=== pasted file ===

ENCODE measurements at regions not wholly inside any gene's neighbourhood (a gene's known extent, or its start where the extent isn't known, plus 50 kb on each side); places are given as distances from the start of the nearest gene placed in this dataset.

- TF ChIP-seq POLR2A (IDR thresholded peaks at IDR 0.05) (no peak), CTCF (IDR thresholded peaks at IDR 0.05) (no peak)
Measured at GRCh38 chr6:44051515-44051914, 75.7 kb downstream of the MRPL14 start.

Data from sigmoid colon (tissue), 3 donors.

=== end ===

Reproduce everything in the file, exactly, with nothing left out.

ENCODE measurements at regions not wholly inside any gene's neighbourhood (a gene's known extent, or its start where the extent isn't known, plus 50 kb on each side); places are given as distances from the start of the nearest gene placed in this dataset.

- TF ChIP-seq POLR2A (IDR thresholded peaks at IDR 0.05) (no peak), CTCF (IDR thresholded peaks at IDR 0.05) (no peak)
Measured at GRCh38 chr6:44051515-44051914, 75.7 kb downstream of the MRPL14 start.

Data from sigmoid colon (tissue), 3 donors.